Guutaiyataallianga mikcama. - I used to have tooth aches all the time when I was small.
You can tell a lot about a person from their teeth. Genetic factors like race and environmental conditions like diet influence the shape and condition of people’s dentition.
For example, anthropologists note that people of Native American descent, including Alutiiqs, frequently have shovel-shaped upper incisors. Their front cutting teeth have curved inner edges that form a unique shovel-like depression in the back of each tooth. This is distinct from the blade-shaped incisors found in European and African populations and suggests ancestral ties to Asian peoples who share the shoveling trait.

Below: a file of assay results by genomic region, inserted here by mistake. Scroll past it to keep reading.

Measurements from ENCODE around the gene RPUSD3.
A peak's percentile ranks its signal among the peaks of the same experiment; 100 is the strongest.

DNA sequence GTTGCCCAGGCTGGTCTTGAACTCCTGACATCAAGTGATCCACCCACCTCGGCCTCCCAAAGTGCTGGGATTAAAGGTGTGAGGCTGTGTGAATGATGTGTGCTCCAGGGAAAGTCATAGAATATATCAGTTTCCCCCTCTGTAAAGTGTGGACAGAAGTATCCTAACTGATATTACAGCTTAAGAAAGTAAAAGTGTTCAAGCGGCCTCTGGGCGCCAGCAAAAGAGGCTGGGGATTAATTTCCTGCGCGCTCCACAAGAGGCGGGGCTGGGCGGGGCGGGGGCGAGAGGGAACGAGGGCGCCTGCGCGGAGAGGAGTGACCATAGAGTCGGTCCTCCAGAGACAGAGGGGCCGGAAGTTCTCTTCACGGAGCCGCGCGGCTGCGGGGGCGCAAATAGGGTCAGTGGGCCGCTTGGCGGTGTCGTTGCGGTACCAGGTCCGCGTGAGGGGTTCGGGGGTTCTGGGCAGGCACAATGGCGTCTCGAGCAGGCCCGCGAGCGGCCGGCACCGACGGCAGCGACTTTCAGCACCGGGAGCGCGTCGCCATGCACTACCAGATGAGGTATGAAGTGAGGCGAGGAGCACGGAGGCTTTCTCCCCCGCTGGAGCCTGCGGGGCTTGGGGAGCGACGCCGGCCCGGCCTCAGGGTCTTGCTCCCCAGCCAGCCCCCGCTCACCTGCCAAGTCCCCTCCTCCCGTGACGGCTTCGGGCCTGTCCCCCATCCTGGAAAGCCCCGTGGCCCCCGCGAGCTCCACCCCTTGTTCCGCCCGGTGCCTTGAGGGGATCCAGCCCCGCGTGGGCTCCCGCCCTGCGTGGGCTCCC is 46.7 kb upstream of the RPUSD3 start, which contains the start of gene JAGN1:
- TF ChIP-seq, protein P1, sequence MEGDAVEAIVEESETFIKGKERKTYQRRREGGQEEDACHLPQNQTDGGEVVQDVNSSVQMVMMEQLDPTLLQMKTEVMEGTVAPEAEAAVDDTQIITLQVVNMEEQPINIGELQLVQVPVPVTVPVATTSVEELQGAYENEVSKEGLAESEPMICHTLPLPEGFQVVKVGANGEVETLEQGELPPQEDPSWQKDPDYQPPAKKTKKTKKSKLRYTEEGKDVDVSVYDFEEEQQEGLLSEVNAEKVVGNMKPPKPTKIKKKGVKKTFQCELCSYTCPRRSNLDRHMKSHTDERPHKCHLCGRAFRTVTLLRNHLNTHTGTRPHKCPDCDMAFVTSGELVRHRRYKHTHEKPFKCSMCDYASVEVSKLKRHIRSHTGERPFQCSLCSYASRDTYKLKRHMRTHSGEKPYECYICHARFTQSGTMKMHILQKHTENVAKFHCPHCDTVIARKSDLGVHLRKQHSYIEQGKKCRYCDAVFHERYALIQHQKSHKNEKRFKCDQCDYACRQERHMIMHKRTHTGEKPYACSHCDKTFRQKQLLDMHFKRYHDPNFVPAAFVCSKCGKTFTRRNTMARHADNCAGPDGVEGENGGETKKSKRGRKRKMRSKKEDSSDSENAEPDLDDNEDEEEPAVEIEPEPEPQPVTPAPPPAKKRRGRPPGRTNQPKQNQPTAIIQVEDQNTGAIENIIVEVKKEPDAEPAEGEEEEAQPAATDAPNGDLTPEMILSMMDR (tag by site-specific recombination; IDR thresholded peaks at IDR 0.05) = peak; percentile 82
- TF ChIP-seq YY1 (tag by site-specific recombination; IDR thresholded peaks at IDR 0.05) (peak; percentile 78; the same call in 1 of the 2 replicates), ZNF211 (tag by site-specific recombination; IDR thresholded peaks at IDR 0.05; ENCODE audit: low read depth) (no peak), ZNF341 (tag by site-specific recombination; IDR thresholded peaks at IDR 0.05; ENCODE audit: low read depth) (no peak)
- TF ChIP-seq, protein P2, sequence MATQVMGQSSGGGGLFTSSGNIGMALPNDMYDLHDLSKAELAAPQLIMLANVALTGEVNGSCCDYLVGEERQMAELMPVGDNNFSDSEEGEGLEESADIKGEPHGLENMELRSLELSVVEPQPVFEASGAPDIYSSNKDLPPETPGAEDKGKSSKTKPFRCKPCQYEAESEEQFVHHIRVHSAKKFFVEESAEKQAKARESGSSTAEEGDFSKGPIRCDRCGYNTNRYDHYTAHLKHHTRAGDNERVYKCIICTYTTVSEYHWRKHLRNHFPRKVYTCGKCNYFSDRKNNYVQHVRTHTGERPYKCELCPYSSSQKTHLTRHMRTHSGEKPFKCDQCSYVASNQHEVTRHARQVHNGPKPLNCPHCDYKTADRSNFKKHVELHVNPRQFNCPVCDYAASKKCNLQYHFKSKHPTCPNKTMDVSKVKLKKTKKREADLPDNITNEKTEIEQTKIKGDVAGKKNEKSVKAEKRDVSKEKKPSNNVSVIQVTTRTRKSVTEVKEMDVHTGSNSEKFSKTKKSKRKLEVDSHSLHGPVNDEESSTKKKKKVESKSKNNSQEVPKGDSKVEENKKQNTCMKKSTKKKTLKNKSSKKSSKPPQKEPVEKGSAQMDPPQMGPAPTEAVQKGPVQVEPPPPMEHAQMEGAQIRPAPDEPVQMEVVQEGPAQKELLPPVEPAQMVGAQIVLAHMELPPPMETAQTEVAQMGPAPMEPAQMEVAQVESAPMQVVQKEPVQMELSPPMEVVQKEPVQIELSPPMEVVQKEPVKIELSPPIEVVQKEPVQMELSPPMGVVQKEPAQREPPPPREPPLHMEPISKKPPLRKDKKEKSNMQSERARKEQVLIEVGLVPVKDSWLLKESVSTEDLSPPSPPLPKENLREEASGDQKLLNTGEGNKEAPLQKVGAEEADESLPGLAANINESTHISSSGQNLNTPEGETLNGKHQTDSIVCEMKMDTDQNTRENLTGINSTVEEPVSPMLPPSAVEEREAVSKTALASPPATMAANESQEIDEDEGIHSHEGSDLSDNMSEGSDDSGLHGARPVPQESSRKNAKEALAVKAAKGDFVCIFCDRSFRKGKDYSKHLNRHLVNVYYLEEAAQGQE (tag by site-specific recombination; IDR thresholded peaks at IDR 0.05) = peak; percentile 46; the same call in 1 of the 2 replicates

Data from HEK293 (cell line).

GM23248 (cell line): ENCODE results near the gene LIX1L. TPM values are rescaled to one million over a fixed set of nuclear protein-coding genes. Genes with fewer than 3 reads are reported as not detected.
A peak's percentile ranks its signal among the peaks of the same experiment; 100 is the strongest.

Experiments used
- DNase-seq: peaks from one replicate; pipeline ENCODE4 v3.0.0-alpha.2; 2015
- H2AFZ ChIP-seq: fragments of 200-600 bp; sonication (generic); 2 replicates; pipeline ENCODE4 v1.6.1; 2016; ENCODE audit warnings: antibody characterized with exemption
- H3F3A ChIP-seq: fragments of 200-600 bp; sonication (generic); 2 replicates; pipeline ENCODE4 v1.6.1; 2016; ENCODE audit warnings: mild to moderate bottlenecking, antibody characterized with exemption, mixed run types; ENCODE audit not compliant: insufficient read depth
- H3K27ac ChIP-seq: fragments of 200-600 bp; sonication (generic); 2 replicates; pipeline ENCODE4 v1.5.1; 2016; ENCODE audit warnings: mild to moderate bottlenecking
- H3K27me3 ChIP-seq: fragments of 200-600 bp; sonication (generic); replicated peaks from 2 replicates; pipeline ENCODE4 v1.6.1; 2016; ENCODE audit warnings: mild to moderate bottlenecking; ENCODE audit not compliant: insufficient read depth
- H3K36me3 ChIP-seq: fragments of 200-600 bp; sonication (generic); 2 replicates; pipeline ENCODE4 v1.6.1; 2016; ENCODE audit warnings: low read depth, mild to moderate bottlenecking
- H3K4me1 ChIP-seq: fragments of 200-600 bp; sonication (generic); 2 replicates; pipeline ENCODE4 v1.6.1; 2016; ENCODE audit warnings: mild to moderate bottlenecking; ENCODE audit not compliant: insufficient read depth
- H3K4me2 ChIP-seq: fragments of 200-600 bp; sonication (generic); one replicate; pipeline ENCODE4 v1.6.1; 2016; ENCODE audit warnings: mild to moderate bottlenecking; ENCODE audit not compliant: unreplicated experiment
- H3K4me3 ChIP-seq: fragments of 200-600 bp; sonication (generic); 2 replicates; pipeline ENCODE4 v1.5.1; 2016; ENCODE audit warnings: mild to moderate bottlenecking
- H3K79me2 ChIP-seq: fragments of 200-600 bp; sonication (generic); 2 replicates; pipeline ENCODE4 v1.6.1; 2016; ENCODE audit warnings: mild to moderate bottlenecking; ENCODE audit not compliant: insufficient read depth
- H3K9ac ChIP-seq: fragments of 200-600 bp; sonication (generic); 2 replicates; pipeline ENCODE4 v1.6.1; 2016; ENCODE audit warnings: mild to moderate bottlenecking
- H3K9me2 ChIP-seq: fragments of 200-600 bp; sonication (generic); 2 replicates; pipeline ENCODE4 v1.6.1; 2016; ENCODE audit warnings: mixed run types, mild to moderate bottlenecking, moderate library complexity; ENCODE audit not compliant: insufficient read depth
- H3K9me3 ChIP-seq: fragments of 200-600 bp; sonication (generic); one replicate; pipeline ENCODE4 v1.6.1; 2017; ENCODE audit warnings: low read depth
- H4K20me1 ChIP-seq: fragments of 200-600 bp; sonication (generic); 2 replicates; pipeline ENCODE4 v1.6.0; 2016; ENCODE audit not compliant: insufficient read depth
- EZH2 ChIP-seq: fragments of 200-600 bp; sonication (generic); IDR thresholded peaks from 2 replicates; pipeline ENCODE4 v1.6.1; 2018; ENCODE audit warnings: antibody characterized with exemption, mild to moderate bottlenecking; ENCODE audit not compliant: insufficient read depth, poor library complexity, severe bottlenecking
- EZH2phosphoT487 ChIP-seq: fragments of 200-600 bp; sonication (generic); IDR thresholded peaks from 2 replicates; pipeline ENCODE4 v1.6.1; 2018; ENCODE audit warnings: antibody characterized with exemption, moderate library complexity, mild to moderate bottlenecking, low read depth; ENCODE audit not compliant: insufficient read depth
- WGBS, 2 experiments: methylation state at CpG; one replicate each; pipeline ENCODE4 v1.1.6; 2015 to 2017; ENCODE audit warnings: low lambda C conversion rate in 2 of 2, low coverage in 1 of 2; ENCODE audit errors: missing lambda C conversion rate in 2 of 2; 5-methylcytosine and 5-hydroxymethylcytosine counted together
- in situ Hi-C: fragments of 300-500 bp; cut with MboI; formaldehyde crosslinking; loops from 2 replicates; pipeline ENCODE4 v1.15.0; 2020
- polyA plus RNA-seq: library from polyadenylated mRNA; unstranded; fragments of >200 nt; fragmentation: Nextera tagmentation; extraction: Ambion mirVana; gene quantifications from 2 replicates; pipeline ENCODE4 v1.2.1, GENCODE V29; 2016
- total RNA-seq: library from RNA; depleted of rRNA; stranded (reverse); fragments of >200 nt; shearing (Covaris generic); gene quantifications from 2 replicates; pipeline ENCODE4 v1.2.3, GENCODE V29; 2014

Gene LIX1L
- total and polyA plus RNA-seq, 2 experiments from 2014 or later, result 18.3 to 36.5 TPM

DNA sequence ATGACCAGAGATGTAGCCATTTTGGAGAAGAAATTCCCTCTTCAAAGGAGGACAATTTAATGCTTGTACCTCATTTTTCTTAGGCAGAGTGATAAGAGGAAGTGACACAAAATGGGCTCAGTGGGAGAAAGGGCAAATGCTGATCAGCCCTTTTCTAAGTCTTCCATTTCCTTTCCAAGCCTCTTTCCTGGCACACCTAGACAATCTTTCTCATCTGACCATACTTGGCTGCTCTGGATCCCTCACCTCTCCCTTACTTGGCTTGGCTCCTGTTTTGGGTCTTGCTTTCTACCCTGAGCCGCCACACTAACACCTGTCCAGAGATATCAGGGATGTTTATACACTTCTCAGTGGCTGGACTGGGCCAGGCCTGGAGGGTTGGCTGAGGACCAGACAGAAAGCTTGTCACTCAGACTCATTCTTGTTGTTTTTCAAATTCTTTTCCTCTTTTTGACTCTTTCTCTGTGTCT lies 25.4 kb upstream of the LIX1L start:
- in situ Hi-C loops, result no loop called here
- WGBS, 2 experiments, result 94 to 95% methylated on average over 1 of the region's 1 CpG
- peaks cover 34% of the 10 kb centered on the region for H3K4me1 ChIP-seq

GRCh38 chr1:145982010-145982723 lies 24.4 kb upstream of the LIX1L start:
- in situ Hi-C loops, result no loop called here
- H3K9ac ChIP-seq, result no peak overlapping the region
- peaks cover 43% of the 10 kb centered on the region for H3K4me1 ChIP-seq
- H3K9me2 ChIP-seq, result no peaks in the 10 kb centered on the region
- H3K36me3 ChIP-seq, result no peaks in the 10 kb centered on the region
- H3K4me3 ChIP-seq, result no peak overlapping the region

Enamel, the hard outer coating on teeth, can record a person’s health during childhood. Periods of malnutrition or severe illness can retard the development of tooth enamel, creating striations around teeth. Enamel defects occur in prehistoric teeth from Kodiak, suggesting that children occasionally suffered physiological stress. Anthropologists suspect that spring food shortages caused by bad weather and exhausted stores were the source.
A person’s age is also reflected in their teeth. As you chew, your teeth rub together, flattening the cusps, or ridges, crowning your molars. As people age, therefore, their teeth show more wear. The rate of tooth wear also depends on a person’s diet. Today, teeth wear relatively slowly. In prehistoric times, however, when food was prepared without the many conveniences of modern kitchens, there was more grit in the diet and teeth wore more rapidly. Plant foods and shellfish are among the foods that likely introduced grit to the prehistoric Alutiiq diet and caused tool tooth wear. As well, people often used their jaws and teeth as tools, causing wear and damage.
Image: Drawing of a shovel-shaped incisor.